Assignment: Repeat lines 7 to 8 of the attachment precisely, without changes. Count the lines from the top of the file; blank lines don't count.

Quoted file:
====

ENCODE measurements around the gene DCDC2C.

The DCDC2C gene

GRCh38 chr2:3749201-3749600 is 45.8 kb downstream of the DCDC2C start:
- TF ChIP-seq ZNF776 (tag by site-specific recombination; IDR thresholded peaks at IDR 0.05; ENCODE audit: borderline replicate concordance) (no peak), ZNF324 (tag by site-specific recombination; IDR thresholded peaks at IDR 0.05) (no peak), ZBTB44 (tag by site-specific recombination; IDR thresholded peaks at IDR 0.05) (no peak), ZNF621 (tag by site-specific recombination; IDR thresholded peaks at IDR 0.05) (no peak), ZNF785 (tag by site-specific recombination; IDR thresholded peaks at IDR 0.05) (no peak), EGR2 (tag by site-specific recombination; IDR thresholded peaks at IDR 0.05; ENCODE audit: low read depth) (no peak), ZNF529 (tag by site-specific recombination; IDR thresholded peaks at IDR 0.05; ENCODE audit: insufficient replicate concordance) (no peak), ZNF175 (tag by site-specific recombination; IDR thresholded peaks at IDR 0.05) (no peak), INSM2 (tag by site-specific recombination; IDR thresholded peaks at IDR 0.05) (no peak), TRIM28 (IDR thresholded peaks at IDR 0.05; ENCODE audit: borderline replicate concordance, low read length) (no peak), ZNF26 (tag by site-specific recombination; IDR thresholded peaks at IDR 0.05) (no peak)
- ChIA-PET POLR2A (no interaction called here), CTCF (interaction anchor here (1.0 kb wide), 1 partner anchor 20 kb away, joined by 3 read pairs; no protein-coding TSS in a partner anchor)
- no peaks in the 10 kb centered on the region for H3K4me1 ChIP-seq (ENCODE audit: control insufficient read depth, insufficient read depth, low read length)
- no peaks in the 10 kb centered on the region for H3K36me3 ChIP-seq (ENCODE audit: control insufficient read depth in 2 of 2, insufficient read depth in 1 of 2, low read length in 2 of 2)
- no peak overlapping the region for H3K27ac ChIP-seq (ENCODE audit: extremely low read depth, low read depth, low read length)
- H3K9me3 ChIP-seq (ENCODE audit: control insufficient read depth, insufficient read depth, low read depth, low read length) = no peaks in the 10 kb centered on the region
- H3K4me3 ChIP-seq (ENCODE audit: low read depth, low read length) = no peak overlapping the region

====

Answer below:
- no peaks in the 10 kb centered on the region for H3K36me3 ChIP-seq (ENCODE audit: control insufficient read depth in 2 of 2, insufficient read depth in 1 of 2, low read length in 2 of 2)
- no peak overlapping the region for H3K27ac ChIP-seq (ENCODE audit: extremely low read depth, low read depth, low read length)